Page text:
answer: "I don't have a complaint in the carload."
Mr. Flanders, 79, of Southfield, who had a great
sense of humor and liked to boast he was probably
the oldest person nicknamed "Skippy," succumbed
to the cancer on Feb. 16, 2004.
He was a real fighter who battled all of the
obstacles that came his way," said his daughter,
Audrey Sundstrom of Grand Rapids. He was suc-
cessful in everything he did, building up three

2/20
2004

90

bridge every day until she was 97. She believed that
bridge kept her mind young. She exercised every
day. She did yoga and later tried tai chi. And she
always found humor, even in the darkest moments.
Ten years ago, when doctors told her she had a
large tumor in her colon, the family was concerned.
But when I called to console her she had only this
to say in her deep German accent: "Did you hear?
Za doctor says I have za body of a 60-year-old." She
was already 91.
Imagine living 101 years. She had witnessed the
advent of electricity, the car, the telephone, air-
planes, the computer. And yet, what really
impressed her were the wonders of life. "Is it not
amazing," she used to say to me, "that each spring
the flowers burst from the earth, year after year. Is it
not incredible?"
Herta Orbach is survived by her son and daugh-
ter-in-law, Cantor Harold and Evelyn Orbach of
West Bloomfield; daughter-in-law, Pearl Orbach;
grandchildren, Dr. Susan Orbach Zirulnik and
Gary Zirulnik, Marlene and Chris Olson, Richard
Orbach; Sharon and Howard Quarters, Judy
Orbach-Chamberlain and Paul Chamberlain, Lila
and Jeff Lazarus and great-grandchildren, Ari and
Elliot Zirulnik, Raz, Roey and Emily Orbach,
Jessica Renick, Kalil. and Tessa Chamberlain.
Mrs. Orbach was the beloved wife of the late
Eugene Orbach, the devoted mother of the late
Gerald Orbach and the loving great-grandmother of
the late Keffy Orbach.
Interment was at Beth El Memorial Park.
Contributions may be made to the Keffy Orbach
Family Concert Fund, do Temple Israel or to JET
Theatre. Arrangements by Ira Kaufman Chapel. ❑

Lila Lazarus, a WDIV-Channel 4 anchor and health

reporter, is a resident of Commerce Township.

businesses from nothing at different stages of his
swing and azz
jazz bands and singers. Only a few
life."
weeks before his death, he managed to leave the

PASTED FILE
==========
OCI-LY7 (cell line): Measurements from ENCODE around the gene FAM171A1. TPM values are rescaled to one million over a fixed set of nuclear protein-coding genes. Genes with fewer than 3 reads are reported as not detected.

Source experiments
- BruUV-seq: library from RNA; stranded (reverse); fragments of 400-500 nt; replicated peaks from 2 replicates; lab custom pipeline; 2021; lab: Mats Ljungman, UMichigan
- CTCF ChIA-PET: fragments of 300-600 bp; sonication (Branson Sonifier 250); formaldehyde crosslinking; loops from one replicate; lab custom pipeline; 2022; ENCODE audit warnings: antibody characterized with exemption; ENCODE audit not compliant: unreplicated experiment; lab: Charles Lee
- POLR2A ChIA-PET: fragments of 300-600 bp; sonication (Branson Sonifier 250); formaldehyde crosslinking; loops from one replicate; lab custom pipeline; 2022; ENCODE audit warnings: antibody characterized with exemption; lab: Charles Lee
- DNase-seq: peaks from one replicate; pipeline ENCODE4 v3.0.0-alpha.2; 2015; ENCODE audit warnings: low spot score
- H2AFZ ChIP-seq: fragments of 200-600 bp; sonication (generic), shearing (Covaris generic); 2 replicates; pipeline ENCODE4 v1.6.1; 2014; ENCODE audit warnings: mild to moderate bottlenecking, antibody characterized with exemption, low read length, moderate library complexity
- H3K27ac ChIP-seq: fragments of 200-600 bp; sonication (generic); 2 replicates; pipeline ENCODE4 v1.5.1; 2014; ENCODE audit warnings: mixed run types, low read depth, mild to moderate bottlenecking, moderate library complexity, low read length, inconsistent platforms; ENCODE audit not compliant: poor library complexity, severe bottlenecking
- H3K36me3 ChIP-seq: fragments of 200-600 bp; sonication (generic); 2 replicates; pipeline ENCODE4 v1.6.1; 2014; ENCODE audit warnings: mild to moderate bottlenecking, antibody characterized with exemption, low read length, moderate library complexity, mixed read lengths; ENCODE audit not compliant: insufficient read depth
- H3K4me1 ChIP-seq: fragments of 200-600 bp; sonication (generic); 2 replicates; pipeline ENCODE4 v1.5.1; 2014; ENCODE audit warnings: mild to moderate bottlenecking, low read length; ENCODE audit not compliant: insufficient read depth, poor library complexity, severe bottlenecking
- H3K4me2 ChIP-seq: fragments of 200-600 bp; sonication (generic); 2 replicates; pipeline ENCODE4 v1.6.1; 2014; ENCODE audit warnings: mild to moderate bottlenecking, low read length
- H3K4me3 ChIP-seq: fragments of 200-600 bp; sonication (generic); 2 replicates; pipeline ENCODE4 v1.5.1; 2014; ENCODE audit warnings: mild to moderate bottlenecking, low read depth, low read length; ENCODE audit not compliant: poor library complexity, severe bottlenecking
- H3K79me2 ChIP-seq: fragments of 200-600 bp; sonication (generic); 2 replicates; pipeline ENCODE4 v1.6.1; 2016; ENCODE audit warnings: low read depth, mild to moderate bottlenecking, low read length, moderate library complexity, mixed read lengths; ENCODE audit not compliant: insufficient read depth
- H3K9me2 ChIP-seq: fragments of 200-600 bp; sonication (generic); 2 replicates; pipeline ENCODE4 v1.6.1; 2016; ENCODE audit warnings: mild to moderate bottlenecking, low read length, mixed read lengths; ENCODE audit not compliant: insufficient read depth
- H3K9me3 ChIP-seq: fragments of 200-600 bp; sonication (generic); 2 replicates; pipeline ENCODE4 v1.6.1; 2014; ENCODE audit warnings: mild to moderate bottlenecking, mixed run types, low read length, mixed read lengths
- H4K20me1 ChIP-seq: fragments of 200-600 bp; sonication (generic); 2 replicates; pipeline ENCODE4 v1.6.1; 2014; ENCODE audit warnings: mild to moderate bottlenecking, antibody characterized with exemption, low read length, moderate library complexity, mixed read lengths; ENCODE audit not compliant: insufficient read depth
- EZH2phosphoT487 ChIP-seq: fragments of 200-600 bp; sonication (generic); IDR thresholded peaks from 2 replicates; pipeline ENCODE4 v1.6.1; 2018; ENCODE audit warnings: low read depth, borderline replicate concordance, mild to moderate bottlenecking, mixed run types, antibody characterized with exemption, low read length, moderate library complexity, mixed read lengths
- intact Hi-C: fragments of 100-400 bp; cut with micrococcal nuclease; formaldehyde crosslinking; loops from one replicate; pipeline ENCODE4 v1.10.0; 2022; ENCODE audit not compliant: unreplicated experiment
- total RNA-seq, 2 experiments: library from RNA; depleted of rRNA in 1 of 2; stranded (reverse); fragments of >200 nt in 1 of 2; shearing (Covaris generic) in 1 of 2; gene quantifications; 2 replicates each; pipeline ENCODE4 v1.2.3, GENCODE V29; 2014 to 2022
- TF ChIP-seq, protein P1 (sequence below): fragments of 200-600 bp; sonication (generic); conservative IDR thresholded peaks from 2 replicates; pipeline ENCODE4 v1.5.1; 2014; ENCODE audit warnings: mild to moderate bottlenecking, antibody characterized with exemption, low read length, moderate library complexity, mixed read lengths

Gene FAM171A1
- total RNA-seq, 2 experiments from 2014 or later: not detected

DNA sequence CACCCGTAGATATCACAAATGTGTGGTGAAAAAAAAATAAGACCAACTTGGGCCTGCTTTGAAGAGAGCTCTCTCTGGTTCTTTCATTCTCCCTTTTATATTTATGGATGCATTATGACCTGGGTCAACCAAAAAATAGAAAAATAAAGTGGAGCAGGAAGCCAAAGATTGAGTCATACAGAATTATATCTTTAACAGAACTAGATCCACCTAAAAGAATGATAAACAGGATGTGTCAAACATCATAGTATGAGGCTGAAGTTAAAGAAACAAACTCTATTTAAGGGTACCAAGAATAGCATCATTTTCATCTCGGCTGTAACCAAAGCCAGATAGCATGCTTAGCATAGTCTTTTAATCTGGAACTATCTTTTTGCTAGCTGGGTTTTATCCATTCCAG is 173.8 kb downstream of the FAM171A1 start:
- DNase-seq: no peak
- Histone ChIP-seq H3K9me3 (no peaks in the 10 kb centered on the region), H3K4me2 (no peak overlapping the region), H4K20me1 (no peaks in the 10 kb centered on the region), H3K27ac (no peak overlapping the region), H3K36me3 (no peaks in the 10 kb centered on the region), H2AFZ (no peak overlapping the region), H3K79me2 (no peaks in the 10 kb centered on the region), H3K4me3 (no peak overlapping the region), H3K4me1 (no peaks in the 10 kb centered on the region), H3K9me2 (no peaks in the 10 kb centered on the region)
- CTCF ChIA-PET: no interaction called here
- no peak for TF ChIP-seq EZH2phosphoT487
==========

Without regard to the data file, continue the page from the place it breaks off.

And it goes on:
He was a brave, caring, fun-loving person, who hospital briefly to attend a Benny Goodman trib-
just loved to help people and have a goad time,"
ute concert.
said Gloria Flanders, his wife of 51
Mr. Flanders was the first com-
years.
mander of the - former Kogan 510
As a youngster growing up in
Jewish War. Veterans Post, a 32nd
Detroit, his first job was delivering
degree Mason, a Shriner and a mem
take-out food in a small wagon from
ber of Congregation Shaarey Zedek
a Chinese restaurant. After serving in
for over 40 years.
the Army Air Force in the Pacific
He is survived by his wife, Gloria;
theater, Mr. Flanders owned the
son, David Flanders of Kentwood,
popular Skippy's Hot Rod Shop in
Mich.; daughter and son-in-law,
Detroit before becoming a successful
Audrey and Gregory Sun.dstrorn of
automotive electronics representa-
Grand Rapids; grandchildren,
tive. He was an electronics gadget
Courtney and Ben Sundstrorn; broth-
buff who delighted in giving gifts
ers-in-law and sister-in-law, Edwin
and mementos to friends.
and Aden Gittleman, and Sid Lafer.
He switched careers at age 65 and
He was the brother-in-law of the
Irving Fland ers
became an equally successful golf
late Joyce Lafer.
equipment rep, earning salesman of
Interment was at Clover Hill Park
the year honors several times from leading manu-
Cemetery. Contributions may be made to Leukemia
facturing companies.
and Lymphoma Society of Michigan, 1421 E. 12
Mr. Flanders also was an expert on the big band
Mile, Building A, Madison Heights, MI 48071.
music era, owning hundreds of videos and tapes of
Arrangements by Ira Kaufman Chapel.



Back to Top

© 2021 Regents of the University of Michigan